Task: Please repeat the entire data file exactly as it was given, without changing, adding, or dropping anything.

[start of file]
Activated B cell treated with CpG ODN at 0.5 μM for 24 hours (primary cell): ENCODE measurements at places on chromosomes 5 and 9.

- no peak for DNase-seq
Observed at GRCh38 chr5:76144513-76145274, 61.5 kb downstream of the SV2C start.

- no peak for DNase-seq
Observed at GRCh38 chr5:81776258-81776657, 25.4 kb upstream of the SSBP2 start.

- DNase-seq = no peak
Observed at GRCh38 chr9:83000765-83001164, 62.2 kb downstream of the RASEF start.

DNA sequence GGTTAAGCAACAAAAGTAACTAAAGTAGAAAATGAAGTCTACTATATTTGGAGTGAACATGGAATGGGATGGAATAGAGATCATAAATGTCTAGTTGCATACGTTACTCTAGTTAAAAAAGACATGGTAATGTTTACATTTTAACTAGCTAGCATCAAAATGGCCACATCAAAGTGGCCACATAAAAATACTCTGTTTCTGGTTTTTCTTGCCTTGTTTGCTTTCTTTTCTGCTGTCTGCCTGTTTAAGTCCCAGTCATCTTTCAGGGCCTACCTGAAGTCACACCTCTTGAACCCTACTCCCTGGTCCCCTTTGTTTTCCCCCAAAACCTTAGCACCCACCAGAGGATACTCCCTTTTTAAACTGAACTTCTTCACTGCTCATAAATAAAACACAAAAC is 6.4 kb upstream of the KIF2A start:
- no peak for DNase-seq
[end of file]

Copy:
Activated B cell treated with CpG ODN at 0.5 μM for 24 hours (primary cell): ENCODE measurements at places on chromosomes 5 and 9.

- no peak for DNase-seq
Observed at GRCh38 chr5:76144513-76145274, 61.5 kb downstream of the SV2C start.

- no peak for DNase-seq
Observed at GRCh38 chr5:81776258-81776657, 25.4 kb upstream of the SSBP2 start.

- DNase-seq = no peak
Observed at GRCh38 chr9:83000765-83001164, 62.2 kb downstream of the RASEF start.

DNA sequence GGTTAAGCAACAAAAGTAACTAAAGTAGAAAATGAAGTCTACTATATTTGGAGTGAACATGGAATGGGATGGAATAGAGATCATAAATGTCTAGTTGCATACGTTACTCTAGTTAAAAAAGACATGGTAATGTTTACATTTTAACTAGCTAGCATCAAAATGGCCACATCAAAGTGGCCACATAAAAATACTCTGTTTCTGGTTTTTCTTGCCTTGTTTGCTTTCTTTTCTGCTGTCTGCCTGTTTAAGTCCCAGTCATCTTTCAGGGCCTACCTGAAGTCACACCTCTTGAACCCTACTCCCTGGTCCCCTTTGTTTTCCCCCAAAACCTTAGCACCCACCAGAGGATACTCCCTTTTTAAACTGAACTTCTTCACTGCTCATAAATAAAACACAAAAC is 6.4 kb upstream of the KIF2A start:
- no peak for DNase-seq